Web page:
has heard the old story. This football coach was driving through the Minnesota
farm land one day. He saw this big, raw-boned kid plowing in the field and
asked him which way to the city. When the kid picked up the plow and pointed
with it, the coach knew he had found another Big Ten tackle.
If the story was
amusing 30 years ago when college football's linemen stood a strapping 6 feet 1
and weighed a ponderous 215 pounds, it now should be the most hilarious
anecdote on the whole roast-beef circuit, because Big Ten linemen today are big
enough and strong enough to point with tractors.
There are a lot
of theories about why people are getting bigger. Shoe and suit and theater-seat
manufacturers are all supposed to be concerned about the trend. Some believe
the reasons lie somewhere within or among better prenatal care, better medical
care in childhood, better diets, more athletic activity and vitamins. Pragmatic
Big Ten recruiters don't care what the reason is as long as they manage to get
their share of the big people. The evidence is that after a hiatus of some six
years they have done so, and now the Big Ten is back with a firm hold on many
of the best interior linemen of the country (see cover).
Before 1957 it
was considered almost natural law that the Midwest had the good lines, but in
that year the Big Ten instituted its "need program," an attempt to
regulate athletic scholarships on the basis of a student's finances, or lack of
them. The program remained in effect through 1961, but it resulted in a modest
de-emphasis. Most Big Ten coaches feel they are just now getting over the
experiment that profited Big Eight schools—notably Nebraska, Missouri and
Kansas, who recruited in Big Ten territory—more than it did their own
But that is done
with now. While last year was distinguished in the Big Ten for the quality of
its top linemen—among them Ed Budde and Dave Behrman of Michigan State, Bob
Vogel and Daryl Sanders of Ohio State, Bobby Bell of Minnesota and Don Brumm of
Purdue—this season there is quantity. Wisconsin Coach Milt Bruhn, who has the
best won-lost record in the conference over the last five seasons and whose
team, while upset Saturday by Ohio State 13-10, may still win the title, says,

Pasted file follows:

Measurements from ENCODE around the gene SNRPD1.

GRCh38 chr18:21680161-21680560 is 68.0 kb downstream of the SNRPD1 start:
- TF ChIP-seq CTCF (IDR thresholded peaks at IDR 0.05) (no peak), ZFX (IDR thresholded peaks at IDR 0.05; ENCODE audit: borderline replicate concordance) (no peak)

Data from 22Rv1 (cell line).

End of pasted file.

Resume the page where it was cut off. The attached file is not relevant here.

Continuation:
"The material is everywhere. It's bigger and faster."
His center and
co-captain, Ken Bowman, one of the Big Ten's outstanding linemen, is more
explicit. "Last year," says Bowman, "I played at 212 and no one
pushed me around. Now I'm 230, and I'm getting pushed plenty. Even the
dark-horse teams are big and tough."
At the start of
the season there was no bigger dark horse than Illinois. Coach Pete Elliott's
team had won but two games in 1962, and the year before had lost all nine. But
Elliott had done the best recruiting job in the conference in the past two
seasons and suddenly the word went around: he had animals. If Elliott could
harass them enough to make them angry, look out.
ferocious of Elliott's linemen are 6-foot-3, 237-pound Center Dick Butkus, the
best linebacker in the country, and 6-foot-4, 260-pound Tackle Archie Sutton.
He also has a swarm of Goliathlike sophomores and juniors who seem likely to
complete Illinois' resurgence as a power. Mostly Pete Elliott recruited in
Chicago and its suburbs, which, with 200 high schools, is one of the great
reservoirs of talent from which all Big Ten schools—and Notre Dame—draw.
If Chicago had
provided no other player than Dick Butkus, Illinois would be pleased. Among all
of the other promising sophomores and juniors on Elliott's rejuvenated team,
Butkus is the player he most wanted and recruited the hardest. At Chicago
Vocational High School, Butkus was a fullback who had power and speed. More
important, he made roughly 70% of his team's tackles on defense. Every Big Ten
school wanted him, but they were not sure how to use him. Elliott was, though.
He convinced Butkus he should play linebacker—for Illinois.
With good lateral
speed, brute strength and a "feel" for plays, Butkus made 78 tackles in
Illinois' first five games and seems certain to be chosen on the various
All-America teams. "He has that uncommon knack for doing the right thing at
the right time, and I've never seen him take a loafing step," says